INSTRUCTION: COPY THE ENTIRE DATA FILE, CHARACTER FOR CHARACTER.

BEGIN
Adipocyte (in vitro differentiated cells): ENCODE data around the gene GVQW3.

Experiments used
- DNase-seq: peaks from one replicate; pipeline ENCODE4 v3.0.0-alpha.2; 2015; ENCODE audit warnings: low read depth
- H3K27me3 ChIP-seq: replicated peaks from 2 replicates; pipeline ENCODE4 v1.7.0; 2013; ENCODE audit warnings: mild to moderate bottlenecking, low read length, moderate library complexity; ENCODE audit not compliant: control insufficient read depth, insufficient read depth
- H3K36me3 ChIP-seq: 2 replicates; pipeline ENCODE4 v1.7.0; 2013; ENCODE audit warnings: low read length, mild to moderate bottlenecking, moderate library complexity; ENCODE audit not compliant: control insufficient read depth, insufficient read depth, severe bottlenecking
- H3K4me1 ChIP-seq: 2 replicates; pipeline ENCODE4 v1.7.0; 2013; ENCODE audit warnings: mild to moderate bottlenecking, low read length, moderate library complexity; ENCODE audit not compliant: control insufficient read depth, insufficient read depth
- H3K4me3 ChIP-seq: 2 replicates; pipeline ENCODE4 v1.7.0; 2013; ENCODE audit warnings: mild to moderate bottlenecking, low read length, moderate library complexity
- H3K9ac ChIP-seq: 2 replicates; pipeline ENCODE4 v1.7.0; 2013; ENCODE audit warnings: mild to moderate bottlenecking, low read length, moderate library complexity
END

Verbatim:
Adipocyte (in vitro differentiated cells): ENCODE data around the gene GVQW3.

Experiments used
- DNase-seq: peaks from one replicate; pipeline ENCODE4 v3.0.0-alpha.2; 2015; ENCODE audit warnings: low read depth
- H3K27me3 ChIP-seq: replicated peaks from 2 replicates; pipeline ENCODE4 v1.7.0; 2013; ENCODE audit warnings: mild to moderate bottlenecking, low read length, moderate library complexity; ENCODE audit not compliant: control insufficient read depth, insufficient read depth
- H3K36me3 ChIP-seq: 2 replicates; pipeline ENCODE4 v1.7.0; 2013; ENCODE audit warnings: low read length, mild to moderate bottlenecking, moderate library complexity; ENCODE audit not compliant: control insufficient read depth, insufficient read depth, severe bottlenecking
- H3K4me1 ChIP-seq: 2 replicates; pipeline ENCODE4 v1.7.0; 2013; ENCODE audit warnings: mild to moderate bottlenecking, low read length, moderate library complexity; ENCODE audit not compliant: control insufficient read depth, insufficient read depth
- H3K4me3 ChIP-seq: 2 replicates; pipeline ENCODE4 v1.7.0; 2013; ENCODE audit warnings: mild to moderate bottlenecking, low read length, moderate library complexity
- H3K9ac ChIP-seq: 2 replicates; pipeline ENCODE4 v1.7.0; 2013; ENCODE audit warnings: mild to moderate bottlenecking, low read length, moderate library complexity